|The most important alloy of molybdenum is ferro- molybdenum, which is used as an addition to steel. The effect of molybdenum on steel is similar to that of tungsten, but is more marked; the tensile strength is increased and the elastic limit raised. For highspeed tool-steels molybdenum is often used in conjunction with tungsten. It has been found that the addition of molybdenum in small quantities (up to 15 per cent.) to steel increases the liability to corrosion, especially in acid and salt solutions. An important use of steels containing 3 to 4 per cent, of molybdenum and 1.0 to 1.5 per cent, of carbon is for the manufacture of permanent magnets. |
With copper, molybdenum forms a greyish-red hard alloy, of density 7.934.
Silver and gold do not alloy with molybdenum; platinum can take at least 16 per cent, of the metal into solid solution near the melting-point, but on cooling the molybdenum separates out.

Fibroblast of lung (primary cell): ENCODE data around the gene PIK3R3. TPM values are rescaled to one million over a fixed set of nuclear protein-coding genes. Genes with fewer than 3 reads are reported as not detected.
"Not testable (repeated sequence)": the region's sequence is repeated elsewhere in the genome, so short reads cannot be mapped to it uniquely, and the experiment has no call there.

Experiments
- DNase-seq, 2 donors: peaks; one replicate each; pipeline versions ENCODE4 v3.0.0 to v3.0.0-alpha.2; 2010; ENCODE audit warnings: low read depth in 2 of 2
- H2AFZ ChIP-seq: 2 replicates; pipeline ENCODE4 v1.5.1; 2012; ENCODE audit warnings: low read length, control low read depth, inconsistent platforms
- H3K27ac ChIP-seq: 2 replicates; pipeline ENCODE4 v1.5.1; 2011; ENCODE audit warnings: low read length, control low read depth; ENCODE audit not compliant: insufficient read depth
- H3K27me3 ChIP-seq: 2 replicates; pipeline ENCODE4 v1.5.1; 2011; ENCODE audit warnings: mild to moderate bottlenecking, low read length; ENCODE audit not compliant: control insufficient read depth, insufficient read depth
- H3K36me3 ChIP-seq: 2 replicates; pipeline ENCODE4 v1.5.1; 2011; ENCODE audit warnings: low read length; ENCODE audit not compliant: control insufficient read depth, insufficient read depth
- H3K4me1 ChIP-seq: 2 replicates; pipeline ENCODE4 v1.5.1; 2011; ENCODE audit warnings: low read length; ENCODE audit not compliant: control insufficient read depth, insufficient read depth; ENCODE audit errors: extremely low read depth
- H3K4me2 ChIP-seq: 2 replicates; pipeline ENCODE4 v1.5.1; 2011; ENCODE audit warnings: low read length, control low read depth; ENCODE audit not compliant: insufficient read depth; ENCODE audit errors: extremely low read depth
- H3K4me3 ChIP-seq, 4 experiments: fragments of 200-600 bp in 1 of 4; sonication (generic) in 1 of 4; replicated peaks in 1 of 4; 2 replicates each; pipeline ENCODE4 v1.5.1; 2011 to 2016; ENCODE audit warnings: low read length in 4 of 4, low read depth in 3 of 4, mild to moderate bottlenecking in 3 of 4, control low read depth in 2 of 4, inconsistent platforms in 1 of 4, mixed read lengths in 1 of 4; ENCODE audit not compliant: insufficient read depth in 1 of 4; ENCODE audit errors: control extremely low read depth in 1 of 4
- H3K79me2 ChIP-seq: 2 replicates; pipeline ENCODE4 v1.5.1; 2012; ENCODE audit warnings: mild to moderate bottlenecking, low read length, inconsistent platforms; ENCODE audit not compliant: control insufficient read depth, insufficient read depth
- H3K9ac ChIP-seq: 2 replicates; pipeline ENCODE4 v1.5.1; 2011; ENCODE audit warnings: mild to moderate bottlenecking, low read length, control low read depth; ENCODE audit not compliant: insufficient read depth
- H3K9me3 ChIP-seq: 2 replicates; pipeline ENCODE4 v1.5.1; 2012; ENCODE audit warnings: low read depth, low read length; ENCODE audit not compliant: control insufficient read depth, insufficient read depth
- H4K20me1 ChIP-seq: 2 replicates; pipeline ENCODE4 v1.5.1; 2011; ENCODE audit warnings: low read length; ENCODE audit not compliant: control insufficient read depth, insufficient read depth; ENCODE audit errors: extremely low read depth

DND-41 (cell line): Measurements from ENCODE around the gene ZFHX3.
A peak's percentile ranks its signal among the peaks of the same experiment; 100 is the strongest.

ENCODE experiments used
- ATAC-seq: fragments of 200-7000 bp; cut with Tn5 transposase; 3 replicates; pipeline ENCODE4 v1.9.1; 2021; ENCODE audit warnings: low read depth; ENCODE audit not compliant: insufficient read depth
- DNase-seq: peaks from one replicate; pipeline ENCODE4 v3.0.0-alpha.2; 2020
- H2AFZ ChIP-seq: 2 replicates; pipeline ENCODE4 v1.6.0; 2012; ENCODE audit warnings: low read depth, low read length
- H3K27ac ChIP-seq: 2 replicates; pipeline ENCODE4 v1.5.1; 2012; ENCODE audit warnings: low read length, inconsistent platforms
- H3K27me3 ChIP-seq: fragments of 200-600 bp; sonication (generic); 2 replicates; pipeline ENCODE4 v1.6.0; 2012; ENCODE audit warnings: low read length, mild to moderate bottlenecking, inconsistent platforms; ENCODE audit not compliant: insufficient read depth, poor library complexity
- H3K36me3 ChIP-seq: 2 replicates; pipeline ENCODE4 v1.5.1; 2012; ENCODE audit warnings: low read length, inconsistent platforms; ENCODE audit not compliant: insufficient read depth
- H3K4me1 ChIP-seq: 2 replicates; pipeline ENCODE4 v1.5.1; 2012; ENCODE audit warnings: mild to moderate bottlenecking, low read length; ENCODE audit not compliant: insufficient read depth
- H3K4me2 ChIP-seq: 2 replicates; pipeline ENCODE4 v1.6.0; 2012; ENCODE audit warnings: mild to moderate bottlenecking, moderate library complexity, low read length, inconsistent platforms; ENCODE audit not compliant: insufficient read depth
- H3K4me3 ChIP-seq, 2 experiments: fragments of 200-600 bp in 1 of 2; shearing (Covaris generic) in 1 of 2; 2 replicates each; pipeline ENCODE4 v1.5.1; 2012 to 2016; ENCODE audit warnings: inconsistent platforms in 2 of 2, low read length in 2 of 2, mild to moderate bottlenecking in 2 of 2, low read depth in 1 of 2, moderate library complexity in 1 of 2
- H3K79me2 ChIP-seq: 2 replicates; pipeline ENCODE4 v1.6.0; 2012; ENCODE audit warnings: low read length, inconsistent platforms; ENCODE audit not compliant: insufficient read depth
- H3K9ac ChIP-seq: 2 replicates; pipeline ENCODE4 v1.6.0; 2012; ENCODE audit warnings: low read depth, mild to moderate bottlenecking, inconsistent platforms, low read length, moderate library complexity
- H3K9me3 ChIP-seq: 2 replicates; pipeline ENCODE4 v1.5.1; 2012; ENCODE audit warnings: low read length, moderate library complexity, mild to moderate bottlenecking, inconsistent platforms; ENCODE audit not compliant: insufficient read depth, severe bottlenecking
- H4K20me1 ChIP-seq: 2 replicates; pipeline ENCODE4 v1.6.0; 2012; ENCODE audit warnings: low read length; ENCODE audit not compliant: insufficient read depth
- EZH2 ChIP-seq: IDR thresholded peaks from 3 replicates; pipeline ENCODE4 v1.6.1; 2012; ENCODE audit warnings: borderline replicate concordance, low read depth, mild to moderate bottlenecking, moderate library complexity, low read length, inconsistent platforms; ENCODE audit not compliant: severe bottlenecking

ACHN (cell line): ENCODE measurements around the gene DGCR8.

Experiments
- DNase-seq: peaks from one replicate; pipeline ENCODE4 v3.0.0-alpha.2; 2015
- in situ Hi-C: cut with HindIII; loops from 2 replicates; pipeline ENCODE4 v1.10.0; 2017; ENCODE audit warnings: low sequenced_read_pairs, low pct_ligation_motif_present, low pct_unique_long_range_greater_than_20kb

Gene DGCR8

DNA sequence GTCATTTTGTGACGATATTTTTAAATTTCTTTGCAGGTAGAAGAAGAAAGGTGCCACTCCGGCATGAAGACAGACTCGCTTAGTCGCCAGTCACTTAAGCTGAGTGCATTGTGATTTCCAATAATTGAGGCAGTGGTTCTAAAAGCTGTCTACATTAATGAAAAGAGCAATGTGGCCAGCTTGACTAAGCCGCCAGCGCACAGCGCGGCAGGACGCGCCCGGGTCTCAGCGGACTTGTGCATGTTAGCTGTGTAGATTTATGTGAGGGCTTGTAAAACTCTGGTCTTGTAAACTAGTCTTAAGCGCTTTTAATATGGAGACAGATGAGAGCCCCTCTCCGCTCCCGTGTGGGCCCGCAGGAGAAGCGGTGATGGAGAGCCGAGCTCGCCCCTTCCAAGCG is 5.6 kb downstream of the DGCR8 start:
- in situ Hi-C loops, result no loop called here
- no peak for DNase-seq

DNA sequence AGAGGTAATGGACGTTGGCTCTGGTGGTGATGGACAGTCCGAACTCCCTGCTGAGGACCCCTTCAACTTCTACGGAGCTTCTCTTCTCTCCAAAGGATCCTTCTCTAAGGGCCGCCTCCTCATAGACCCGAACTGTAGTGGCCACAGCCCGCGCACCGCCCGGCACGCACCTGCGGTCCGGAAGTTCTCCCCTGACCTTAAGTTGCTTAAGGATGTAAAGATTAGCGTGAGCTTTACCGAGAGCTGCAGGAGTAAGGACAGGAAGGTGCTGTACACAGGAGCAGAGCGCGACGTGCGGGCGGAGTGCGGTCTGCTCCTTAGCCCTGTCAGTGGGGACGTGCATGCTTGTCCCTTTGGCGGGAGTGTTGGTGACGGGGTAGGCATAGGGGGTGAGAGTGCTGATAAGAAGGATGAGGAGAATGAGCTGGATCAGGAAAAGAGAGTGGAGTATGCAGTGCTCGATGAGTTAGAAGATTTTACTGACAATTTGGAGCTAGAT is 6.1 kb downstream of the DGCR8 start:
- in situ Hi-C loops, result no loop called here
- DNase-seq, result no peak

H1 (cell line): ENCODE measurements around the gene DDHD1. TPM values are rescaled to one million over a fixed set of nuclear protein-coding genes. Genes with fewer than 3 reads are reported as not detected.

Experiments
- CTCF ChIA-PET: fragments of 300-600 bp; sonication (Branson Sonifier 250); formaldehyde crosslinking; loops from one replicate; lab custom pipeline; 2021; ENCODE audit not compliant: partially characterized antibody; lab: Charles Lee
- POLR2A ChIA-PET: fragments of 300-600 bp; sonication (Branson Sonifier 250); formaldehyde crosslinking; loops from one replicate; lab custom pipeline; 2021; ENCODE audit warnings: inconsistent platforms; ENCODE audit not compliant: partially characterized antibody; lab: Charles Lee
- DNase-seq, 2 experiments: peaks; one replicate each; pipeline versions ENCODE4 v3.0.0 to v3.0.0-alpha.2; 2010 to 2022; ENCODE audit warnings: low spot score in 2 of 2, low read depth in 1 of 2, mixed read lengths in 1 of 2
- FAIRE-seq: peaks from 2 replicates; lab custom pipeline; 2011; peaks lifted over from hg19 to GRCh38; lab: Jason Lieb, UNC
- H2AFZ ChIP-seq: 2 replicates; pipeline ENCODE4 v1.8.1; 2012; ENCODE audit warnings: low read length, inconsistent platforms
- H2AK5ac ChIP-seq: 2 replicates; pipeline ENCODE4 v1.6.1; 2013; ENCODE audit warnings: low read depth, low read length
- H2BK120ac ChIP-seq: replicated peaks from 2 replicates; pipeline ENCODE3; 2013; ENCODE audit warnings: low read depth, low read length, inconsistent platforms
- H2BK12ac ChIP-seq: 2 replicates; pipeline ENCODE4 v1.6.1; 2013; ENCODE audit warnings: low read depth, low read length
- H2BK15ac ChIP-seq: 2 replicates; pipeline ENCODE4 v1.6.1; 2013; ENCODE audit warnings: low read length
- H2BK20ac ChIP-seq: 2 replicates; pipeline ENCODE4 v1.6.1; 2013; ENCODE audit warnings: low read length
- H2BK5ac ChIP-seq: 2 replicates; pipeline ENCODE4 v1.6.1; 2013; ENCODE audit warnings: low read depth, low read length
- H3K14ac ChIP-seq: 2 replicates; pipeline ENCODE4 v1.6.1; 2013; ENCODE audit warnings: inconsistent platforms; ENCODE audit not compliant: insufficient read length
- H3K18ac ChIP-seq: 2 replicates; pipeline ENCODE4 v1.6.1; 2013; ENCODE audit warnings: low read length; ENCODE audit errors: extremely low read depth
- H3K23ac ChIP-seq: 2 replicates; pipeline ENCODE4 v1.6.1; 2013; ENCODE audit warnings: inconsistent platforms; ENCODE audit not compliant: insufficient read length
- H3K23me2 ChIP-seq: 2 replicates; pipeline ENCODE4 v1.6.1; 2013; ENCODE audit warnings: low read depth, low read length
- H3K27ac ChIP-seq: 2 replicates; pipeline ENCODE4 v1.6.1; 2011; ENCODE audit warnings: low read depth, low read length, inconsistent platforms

With mercury, alloys corresponding to the formulae MoHg9, MoHg2, and Mo2Hg3 have been described.
With aluminium, a number of alloys are formed, the compositions of which agree with the formulae Al7Mo, Al4Mo, Al3Mo, Al2Mo, AlMo, and AlMo4; the existence of the alloy AlMo2O is also suspected.
Alloys with chromium and with bismuth have been obtained in the electric furnace.
Alloys of molybdenum with other elements are dealt with in other volumes of this series.